Dr. Pattie Thomas wrote a book called Taking Up Space: How Eating Well and Exercising Regularly Changed My Life that is just really awesome. If you haven’t read it, it’s well worth investing in.
The first chapter of the book has 10 fat myths. As I read them, I had so many ideas and thoughts and things I wanted to say about each one. I contacted Dr. Thomas and she said that it would be okay for me to use her list to talk about each of the myths here. So–welcome to a 10-week Thursday series.
The second myth in her book is Fat is Mental Illness.
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I’ve thought about this topic, this myth, all week and for some reason I struggled with it. It made me uncomfortable. And I finally realized the reason is because I was afraid I wouldn’t have the skill to write it in a way that didn’t sound like this:
We may be fat, but at least we aren’t mentally ill.
And that isn’t where I want to go. While it is a myth that being fat is a mental illness, that doesn’t mean that having a mental illness is somehow “worse” than being fat (or vice verse.) Just like bodies come in all different dimensions, brains come in all different varieties as well. I believe that it takes a wide variety of people, in body and mind, to make the world go ’round.
As a mental health professional and the mother of a child who has a pretty traumatic history with the mental health industry, I truly believe that it is often those who don’t fit in the ‘normal’ mold who have the biggest impact on the world.
The National Alliance on Mental Illness describes mental illness as a group of medical conditions that disrupt a person’s thinking, feeling, mood, ability to relate to others and daily functioning.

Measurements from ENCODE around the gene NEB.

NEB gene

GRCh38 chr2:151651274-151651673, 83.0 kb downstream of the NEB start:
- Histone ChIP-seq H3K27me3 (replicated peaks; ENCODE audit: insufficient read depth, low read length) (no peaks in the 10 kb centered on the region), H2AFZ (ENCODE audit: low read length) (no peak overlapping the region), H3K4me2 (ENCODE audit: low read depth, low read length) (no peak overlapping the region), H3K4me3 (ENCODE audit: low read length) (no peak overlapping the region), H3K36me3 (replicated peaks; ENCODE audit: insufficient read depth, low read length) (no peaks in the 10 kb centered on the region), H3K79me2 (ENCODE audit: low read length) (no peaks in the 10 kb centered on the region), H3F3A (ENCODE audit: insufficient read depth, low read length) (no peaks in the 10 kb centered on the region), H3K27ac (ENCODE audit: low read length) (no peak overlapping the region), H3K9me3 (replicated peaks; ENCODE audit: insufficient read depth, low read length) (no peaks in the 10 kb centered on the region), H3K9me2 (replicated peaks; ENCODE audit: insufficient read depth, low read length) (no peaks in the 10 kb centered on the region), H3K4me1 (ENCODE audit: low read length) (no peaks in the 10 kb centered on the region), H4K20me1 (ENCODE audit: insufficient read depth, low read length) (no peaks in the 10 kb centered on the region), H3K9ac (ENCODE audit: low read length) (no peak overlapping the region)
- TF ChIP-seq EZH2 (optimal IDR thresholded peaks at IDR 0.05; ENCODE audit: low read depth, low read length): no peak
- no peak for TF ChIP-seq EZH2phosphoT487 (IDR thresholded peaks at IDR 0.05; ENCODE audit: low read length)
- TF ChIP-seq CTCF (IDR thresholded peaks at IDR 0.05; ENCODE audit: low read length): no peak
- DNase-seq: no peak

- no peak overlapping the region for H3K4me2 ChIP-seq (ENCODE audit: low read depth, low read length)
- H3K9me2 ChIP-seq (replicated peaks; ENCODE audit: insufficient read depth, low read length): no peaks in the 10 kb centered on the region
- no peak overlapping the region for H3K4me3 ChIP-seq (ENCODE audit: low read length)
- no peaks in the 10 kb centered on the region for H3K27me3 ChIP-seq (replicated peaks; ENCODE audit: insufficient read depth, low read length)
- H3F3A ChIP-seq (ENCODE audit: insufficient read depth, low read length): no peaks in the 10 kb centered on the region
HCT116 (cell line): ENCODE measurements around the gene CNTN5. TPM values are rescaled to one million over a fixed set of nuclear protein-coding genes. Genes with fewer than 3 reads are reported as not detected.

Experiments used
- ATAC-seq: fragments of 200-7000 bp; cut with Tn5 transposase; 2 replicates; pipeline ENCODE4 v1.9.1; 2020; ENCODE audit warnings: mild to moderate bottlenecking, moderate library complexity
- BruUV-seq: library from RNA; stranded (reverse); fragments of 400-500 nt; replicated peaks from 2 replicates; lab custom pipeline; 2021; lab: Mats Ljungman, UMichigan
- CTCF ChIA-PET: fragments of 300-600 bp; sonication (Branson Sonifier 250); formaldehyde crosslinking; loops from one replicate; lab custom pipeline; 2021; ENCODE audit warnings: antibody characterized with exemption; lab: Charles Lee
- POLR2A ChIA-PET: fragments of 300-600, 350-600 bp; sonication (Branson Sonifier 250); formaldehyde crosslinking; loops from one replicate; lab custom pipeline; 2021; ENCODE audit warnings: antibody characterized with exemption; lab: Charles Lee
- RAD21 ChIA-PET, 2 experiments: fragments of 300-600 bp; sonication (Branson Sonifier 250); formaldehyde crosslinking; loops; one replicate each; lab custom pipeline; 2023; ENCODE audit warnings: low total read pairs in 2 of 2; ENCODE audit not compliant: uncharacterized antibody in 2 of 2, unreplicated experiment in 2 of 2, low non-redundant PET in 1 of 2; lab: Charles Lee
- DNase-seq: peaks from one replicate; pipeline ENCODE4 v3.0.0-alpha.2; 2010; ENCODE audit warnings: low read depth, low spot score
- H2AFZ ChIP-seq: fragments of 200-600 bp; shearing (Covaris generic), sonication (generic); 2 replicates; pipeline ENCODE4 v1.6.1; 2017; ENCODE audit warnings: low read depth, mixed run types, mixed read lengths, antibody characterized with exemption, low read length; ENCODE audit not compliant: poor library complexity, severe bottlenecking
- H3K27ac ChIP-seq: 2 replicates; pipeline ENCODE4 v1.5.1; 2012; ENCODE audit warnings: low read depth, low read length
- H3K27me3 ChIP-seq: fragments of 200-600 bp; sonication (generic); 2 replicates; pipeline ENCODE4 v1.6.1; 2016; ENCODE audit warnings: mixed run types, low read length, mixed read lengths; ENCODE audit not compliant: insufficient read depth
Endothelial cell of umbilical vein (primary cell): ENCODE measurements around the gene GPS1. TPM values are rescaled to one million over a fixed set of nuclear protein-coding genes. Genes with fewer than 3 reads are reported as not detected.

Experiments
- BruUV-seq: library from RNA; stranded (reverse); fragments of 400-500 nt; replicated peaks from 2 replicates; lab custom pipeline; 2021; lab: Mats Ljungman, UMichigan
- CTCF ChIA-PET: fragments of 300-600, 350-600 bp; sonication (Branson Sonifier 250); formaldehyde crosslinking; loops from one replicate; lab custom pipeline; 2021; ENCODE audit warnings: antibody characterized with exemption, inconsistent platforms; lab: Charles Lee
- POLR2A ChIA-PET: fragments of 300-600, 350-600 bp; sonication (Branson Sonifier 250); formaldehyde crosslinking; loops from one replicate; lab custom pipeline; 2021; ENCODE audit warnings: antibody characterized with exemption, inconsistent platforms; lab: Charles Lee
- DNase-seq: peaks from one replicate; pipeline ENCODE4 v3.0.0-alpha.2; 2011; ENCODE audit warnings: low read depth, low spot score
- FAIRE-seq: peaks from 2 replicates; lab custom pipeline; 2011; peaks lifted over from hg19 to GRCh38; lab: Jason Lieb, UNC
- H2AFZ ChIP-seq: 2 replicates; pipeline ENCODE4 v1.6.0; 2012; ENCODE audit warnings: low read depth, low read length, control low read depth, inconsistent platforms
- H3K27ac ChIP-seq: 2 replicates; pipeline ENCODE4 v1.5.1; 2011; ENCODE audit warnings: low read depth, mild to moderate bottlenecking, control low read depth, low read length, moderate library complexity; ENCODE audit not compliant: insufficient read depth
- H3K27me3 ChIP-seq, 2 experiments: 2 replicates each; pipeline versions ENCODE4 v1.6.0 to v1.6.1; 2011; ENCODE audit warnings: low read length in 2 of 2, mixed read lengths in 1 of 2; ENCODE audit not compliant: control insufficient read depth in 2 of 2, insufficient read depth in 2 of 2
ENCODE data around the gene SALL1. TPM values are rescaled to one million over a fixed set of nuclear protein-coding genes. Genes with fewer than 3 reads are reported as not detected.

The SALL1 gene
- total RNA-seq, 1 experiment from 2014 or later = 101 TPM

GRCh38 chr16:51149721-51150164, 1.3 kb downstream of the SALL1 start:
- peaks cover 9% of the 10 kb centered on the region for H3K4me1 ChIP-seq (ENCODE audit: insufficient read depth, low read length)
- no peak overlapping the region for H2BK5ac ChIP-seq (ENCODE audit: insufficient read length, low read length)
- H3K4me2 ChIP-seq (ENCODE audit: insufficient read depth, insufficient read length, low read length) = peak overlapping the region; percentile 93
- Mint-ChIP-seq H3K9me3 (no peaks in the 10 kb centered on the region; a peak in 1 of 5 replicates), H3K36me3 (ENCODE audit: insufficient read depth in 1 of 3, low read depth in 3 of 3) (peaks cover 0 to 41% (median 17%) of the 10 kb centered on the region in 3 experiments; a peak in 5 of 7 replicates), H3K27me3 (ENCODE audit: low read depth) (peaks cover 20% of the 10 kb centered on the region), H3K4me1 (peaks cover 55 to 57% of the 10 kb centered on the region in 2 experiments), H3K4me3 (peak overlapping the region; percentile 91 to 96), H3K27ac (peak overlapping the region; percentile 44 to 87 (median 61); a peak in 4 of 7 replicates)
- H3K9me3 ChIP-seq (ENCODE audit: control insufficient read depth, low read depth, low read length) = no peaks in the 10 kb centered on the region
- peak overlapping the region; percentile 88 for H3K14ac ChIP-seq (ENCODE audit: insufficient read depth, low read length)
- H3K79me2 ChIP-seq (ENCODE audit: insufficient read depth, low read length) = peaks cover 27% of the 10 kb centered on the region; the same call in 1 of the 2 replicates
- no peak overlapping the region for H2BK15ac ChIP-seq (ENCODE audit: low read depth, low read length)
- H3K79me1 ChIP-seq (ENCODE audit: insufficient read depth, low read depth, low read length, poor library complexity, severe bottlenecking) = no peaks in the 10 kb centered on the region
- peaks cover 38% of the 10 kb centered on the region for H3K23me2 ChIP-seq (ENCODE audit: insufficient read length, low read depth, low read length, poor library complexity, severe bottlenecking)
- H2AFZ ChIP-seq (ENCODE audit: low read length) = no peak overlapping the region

There are mental illnesses that correlate with weight gain or being fat. Some eating disorders, for instance. Body dysmorphic disorder. Depression often leads to overeating for comfort, which causes weight gain. While many drugs cause weight loss when they’re abused, alcohol abuse or dependence often causes weight gain. In addition, many drugs used to treat mental illness result in sometimes spectacular weight gain.
When my son was nine, he had been misdiagnosed with ADHD for three years. After it became clear he didn’t have ADHD, he was re-misdiagnosed with bipolar disorder and given a handful of pills to take everyday.
Nick went from 60 to 180 pounds in three months. His weight tripled. Not only that, but because he was finally eating, his body took advantage of the calories (I guess) and started growing. He grew almost six inches and three shoe sizes. In three months.
That is what the medication for bipolar disorder can do to your body.
A recent study showed that among 800 people with mental illness, two-thirds were overweight or obese.
This article is so startlingly misguided that it’s hard to organize the reasons why. It glosses over the fact that the patients studied have schizophrenia or bipolar disorder, both of which are treated with medication that cause weight gain. And totally skips that the correlation between bipolar disorder and alcoholism, which also can cause weight gain, is so strong that many professionals believe that patients who present with alcoholism should be screened for bipolar disorder.